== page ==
Cancer Patients Fume Over Counterfeit Avastin

Fake version does not contain the cancer-fighting ingredient, FDA warns.

ByABC News
February 15, 2012, 9:20 AM

Feb. 15, 2012— -- Cancer patients are furious that a counterfeit version of the drug Avastin has landed in U.S. clinics.

Avastin, which is made by the California-based company Genentech, is used in combination with chemotherapy to treat cancers of the colon, brain, kidneys and lungs. But the counterfeit lacks the tumor-starving ingredient some patients need to survive.

"It's an outrage," said Diane Barraza, 48, who takes Avastin for stage IV colon cancer. "For a company to sell this drug, put it in our blood, it's an outrage."

The U.S. Food and Drug Administration announced Tuesday that 19 clinics in California, Texas and Illinois may have purchased the phony Avastin from Quality Specialty Products, an "unapproved" foreign supplier also known as Montana Health Care Solutions. The counterfeit vials are labeled "Avastin" but indicate "Roche" as the manufacturer. Roche is the parent company of Genentech.

"The counterfeit contains no Avastin, no generic Avastin, no active ingredient whatsoever," Genentech spokesman Ed Lang told ABC News. Lang said the contents of the vials are still under investigation.

For patients like Barraza, a fake cancer drug would be the cruelest con.

"To sit in the chemo chair and watch that stuff drop into my veins," said an emotional Barraza, who lives in Fullerton, Calif., with her 6-year-old daughter. "It's all I've got. And it might just be water?"

Avastin is expensive, costing upwards of $650 for a small vial. But Montana Health Care Solutions sold the counterfeit vial for $480, according to one of the clinics -- a cost savings of 25 percent.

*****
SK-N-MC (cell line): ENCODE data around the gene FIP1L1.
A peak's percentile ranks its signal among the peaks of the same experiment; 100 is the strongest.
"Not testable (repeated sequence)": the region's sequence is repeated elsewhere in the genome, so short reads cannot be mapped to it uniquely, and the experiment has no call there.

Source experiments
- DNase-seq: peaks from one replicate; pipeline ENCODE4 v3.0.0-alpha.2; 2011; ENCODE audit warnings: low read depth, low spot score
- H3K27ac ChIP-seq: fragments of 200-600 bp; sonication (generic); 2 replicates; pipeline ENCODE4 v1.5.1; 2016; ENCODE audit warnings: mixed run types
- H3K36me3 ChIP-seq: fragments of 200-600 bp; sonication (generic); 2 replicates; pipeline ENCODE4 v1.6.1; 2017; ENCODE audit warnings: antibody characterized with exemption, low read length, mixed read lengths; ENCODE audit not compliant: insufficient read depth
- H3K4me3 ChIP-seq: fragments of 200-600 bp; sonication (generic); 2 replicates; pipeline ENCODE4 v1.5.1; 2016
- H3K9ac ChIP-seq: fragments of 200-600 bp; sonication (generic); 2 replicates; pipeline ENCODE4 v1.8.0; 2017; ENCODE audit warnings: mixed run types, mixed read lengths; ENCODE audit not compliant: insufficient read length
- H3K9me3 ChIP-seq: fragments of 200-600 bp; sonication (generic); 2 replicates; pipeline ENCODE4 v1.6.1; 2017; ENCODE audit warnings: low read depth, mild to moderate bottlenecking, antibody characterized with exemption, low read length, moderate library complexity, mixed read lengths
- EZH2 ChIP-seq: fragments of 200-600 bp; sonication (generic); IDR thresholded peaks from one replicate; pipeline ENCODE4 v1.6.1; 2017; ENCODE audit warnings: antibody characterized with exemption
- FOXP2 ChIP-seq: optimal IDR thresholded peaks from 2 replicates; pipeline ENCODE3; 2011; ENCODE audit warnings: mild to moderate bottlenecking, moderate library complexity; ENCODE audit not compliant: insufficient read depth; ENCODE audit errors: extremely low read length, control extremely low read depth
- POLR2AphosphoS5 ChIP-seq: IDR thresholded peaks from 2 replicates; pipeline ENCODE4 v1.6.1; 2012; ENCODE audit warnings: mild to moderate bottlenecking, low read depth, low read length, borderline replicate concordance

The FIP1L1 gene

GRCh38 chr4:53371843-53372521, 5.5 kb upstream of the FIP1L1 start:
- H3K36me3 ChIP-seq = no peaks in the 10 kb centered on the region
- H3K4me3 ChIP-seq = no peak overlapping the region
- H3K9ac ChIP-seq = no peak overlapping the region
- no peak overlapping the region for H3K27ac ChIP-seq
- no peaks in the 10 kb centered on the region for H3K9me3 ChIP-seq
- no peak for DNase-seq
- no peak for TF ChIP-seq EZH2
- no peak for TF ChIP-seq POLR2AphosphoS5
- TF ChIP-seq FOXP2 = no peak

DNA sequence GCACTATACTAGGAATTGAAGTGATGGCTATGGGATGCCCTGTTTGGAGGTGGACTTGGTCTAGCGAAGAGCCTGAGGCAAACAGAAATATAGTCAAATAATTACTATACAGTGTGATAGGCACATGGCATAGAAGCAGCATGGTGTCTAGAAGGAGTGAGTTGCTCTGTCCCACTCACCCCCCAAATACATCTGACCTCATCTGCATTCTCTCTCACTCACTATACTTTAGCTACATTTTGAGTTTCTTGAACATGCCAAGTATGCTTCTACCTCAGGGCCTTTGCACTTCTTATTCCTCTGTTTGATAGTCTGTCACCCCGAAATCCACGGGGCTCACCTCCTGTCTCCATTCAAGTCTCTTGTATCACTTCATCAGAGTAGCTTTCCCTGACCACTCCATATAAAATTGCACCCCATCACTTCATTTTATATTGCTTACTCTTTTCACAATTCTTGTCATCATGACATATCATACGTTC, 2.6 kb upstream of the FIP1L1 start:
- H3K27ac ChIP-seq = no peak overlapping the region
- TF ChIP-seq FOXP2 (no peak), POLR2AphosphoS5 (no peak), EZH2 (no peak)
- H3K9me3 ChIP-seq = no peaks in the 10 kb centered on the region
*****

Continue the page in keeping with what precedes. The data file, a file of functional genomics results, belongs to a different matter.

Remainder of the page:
"Obviously it makes good business sense to try to get the drug at a reduced cost," said Dr. Jack Jacoub, a medical oncologist at Orange Coast Memorial Medical Center in Fountain Valley, Calif. "But when you start to get drug pricing that's markedly different from that of the standard distributor, it should raise a red flag."

Only four U.S. distributors are authorized to sell Avastin to doctor's offices; another four can sell the drug wholesale to hospitals. Montana Health Care Solutions is not an authorized Avastin distributor. Jacoub, who treats Barraza, said his clinic buys Avastin in bulk from an approved distributor for $593.20.

Montana Health Care Solutions claimed to be based in Belgrade, Mont. But the company's recently disconnected phone number has a New Brunswick, Canada, area code. It's unknown whether Montana Health Care Solutions knew the Avastin was counterfeit. They also sold other cancer drugs, including Neulasta and Faslodex, at a significantly discounted price.

The FDA was alerted to the possible counterfeit in December 2011 by the Medicines and Healthcare Products Regulatory Agency in the U.K., according to Genentech's Lang. In a Feb. 10 letter, the agency urged the 19 clinics known to have purchased through unapproved distributors to "retain and secure" any unused drugs. The counterfeit Avastin vials have the lot numbers B86017, B6011, B6010, and the labels are slightly different.

Counterfeit or illegally imported drugs are rare in the U.S. but not unheard of. In 2008, heparin (a blood thinner) imported from China killed 81 Americans.

"Counterfeit drug makers have reached a level of sophistication where the real and fake products look almost identical," said Peter Pitts, president of the Center for Medicine in the Public Interest and former associate commissioner for the FDA. Pitts estimated that counterfeit drugs generated $75 billion in 2010, a figure expected to grow by 20 percent annually. "It's a low risk, high reward proposition. It's almost a perfect crime -- people aren't getting the drugs they need and they end up dying."

For Barraza, who will have four more Avastin treatments over the next two months, the thought of criminals profiting from her disease is sickening.

"I wish they could understand what it feels like to be a cancer patient, to take a drug and to suffer," she said. "I'd do anything to stay alive, but I need the right medication."